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Sunday 15 July 2007

Guilty Black's most heinous offence was against style

NO, this is not the week for the considered piece about Conrad Black, found guilty of four of the 13 charges against him.

Exotic charges such as racketeering have been thrown out and - in a classic compromise by an exhausted jury - he's been done for such lesser indictments as fraud and obstructing justice.

This weekend, all over the newspapers, his few remaining friends will be lamenting (although relieved it wasn't worse), his many enemies will be exulting (although sorry it wasn't worse) and I - who started out 17 weeks ago thinking Conrad Black should go to jail and ended concluding the prosecution deserved jail more than he did - will be rather lugubriously reading and reading, with a view to giving you the flavour of it all; next week I will try to write sensibly about what this case means for capitalism.

UNLUCKY THIRTEEN: Conrad Black arrives with his wife, Barbara Amiel Black, for the verdict in Chicago on Friday, July 13 - he was on trial on 13 charges

Since the judge - for some reason that leaves me in the normal baffled state to which the workings of the law consign the ordinary citizen - has ruled that he won't be sentenced until the end of November, I've no idea what his future holds, though we know his passport has been removed and the judge will tell him on July 19 if he can stay out of jail on bail.

His lawyers say he will appeal, though there is speculation about whether he has enough energy, fight or money left to do so.

My guess is that he will never give up. The qualities that made Black capable of writing an enormous book (a fine biography of Richard Nixon) as he lost his companies, his reputation and his wealth, are those of a stayer. What's more, he truly believes he is innocent.

I spent too much of last week reading Alastair Campbell's diaries and watching the linked TV programmes, so I've been thinking a lot about journalism and spin.

Here's a quote that bothered me: "Given just 30 minutes' notice of a verdict, Black, a notorious late riser, arrived in court five minutes late, after all his co-accused, in a tan suit with his hair still damp from a shower. He swaggered to the defence table, sitting down with a grimace.

"He was accompanied by Lady Black, his British-born second wife, and his daughter, Alana. During the first break in the hearing, they rushed to huddle with Black but neither kissed or embraced him."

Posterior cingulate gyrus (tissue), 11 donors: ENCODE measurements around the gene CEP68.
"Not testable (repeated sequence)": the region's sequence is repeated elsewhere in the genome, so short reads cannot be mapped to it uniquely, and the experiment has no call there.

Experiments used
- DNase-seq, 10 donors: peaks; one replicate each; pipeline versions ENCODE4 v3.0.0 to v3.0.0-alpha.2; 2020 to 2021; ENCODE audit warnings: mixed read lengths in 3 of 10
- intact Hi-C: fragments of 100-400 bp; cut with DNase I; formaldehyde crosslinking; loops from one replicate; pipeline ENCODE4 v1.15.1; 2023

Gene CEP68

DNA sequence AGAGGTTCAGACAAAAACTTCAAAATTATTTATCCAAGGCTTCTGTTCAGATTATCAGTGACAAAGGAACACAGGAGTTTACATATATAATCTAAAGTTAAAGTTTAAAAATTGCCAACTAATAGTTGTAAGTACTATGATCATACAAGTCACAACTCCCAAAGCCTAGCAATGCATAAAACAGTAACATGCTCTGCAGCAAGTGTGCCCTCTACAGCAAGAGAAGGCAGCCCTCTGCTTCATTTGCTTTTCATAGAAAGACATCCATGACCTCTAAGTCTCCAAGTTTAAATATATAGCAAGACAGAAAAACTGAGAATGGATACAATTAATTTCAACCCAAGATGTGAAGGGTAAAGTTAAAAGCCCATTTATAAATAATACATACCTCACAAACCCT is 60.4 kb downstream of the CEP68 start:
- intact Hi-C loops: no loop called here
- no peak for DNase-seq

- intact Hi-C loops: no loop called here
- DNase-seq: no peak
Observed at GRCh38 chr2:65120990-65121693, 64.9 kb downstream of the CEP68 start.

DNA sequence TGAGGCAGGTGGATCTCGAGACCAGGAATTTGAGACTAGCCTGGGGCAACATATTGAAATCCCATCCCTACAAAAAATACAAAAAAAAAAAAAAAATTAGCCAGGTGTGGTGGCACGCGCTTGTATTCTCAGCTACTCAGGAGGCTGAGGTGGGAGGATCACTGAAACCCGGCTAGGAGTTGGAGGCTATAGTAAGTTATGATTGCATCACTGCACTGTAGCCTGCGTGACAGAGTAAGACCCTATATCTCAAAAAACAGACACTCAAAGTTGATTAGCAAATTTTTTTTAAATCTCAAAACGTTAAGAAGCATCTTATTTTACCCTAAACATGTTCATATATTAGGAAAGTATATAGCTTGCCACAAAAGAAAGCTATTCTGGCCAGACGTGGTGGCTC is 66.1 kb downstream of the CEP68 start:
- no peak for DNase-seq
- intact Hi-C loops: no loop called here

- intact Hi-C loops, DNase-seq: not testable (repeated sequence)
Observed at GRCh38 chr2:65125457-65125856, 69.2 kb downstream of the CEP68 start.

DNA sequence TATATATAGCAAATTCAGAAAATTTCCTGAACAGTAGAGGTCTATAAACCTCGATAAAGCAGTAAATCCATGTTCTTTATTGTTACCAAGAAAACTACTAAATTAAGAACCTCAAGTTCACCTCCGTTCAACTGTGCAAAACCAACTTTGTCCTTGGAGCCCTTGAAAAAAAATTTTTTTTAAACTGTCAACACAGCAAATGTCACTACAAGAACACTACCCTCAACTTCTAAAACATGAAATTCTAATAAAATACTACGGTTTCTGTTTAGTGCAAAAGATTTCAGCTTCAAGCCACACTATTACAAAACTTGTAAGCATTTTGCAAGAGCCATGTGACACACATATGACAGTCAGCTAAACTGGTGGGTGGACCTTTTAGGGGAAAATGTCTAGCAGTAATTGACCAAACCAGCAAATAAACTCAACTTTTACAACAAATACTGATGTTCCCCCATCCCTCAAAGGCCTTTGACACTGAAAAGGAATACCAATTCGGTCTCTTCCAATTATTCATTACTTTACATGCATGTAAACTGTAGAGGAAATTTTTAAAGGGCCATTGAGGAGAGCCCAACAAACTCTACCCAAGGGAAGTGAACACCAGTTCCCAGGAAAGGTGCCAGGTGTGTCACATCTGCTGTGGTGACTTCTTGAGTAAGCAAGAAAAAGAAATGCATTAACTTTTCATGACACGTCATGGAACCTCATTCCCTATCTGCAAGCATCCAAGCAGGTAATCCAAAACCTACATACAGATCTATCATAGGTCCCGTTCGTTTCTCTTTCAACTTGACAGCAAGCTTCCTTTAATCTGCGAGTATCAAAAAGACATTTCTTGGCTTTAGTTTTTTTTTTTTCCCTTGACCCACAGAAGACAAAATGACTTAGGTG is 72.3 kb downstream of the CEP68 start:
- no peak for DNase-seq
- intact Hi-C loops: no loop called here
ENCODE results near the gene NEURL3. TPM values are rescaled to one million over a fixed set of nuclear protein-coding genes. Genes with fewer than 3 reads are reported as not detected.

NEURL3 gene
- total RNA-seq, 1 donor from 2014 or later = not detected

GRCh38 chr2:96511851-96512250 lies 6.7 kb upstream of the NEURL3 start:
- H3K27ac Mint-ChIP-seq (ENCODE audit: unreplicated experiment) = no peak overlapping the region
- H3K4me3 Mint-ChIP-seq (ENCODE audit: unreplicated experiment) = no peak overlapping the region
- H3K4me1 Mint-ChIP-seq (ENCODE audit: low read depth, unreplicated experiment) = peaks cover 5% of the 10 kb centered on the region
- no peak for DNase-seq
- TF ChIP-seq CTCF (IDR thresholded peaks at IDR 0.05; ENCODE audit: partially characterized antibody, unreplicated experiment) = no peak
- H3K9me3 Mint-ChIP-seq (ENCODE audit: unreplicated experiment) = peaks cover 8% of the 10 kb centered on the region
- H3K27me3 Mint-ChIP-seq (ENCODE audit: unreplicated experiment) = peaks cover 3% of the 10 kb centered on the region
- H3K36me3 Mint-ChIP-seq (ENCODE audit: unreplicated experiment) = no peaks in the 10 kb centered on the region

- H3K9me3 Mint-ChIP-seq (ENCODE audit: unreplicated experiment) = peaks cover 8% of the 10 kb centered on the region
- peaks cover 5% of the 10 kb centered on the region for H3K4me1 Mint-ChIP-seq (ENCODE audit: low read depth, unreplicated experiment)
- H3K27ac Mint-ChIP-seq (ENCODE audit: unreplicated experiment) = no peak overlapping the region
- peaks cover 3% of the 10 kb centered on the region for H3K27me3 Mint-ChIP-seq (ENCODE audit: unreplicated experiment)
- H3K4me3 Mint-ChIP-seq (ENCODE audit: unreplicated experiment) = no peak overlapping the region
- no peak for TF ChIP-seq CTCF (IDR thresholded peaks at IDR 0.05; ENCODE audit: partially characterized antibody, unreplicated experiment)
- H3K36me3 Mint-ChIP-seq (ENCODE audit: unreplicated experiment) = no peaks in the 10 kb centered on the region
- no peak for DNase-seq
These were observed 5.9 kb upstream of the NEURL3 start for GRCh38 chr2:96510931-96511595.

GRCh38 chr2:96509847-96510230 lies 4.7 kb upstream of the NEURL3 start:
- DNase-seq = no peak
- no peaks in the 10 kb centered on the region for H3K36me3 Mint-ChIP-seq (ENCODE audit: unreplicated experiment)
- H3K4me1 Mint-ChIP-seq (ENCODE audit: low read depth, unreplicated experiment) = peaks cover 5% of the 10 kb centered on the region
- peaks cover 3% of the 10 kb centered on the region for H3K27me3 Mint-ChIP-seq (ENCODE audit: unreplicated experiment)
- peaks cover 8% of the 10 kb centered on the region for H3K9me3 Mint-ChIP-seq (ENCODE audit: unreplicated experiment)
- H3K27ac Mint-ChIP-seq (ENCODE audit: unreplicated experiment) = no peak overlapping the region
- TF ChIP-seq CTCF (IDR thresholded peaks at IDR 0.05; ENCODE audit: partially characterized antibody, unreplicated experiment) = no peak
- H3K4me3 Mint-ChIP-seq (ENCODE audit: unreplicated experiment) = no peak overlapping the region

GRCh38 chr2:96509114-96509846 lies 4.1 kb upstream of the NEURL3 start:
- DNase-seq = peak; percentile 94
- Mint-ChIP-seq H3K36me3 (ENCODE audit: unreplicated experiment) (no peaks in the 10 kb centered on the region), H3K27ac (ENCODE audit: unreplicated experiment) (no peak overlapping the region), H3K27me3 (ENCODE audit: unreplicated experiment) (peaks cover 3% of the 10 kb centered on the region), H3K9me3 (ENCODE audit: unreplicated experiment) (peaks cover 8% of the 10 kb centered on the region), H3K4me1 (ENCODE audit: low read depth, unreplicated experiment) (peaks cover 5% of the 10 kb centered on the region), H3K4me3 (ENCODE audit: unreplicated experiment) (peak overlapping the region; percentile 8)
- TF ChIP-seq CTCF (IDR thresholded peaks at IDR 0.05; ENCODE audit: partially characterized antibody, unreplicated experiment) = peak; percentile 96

"Swagger" has a great resonance for me. When I covered Orange parades and watched aged men in shabby suits walking in the rain, I was always fascinated by the nationalist commentators who wrote of their swaggering.

On this occasion, I really find it hard to believe that you could produce a convincing swagger in the confined circumstances of a small courtroom. A pro-Black hack could have written: "After several false alarms, and given just 30 minutes notice to get from hotel to court, Black rushed into court slightly late and sat down looking apologetic.

"His wife, the distinguished columnist Barbara Amiel, and his daughter, Alana, who have supported him loyally throughout his trial, dashed to his side during the first break in the hearing."

Over the past couple of weeks, hacks on expenses in Chicago have been desperately trying to justify their existence by making something out of nothing. When Black became cross when photographers blocked the revolving doors leading to the courtroom and raised his middle finger at them, it gave rise to thousands of words about his evident stress.

Last week's award goes to Amy Verner of the Canadian Globe and Mail, who managed a whole article about Black's failure to wear socks. "His pale, thick ankles (sometimes called 'mankles') bore little resemblance to the thin, sun-kissed ones exposed by male models throughout the Fall 2008 menswear shows that recently ran their course in Paris and Milan. And while Mr Black's sockless ensemble - yellow ochre suit, unbuttoned blue-check shirt - likely had no bearing on Judge Amy St Eve's decision to send the jury back for more deliberating, it certainly made a negative impression on image consultants and professionals alike.

"'That was a very bad move,' said Damon Allan, whose Alexander Steel Image Consulting has clients across southern Ontario. 'It shows a lack of respect.' "

So maybe the mankles swung it for the jury. At this week's bail hearing we'll be able to speculate on their effect on the judge.

Ruth Dudley Edwards

© Ruth Dudley Edwards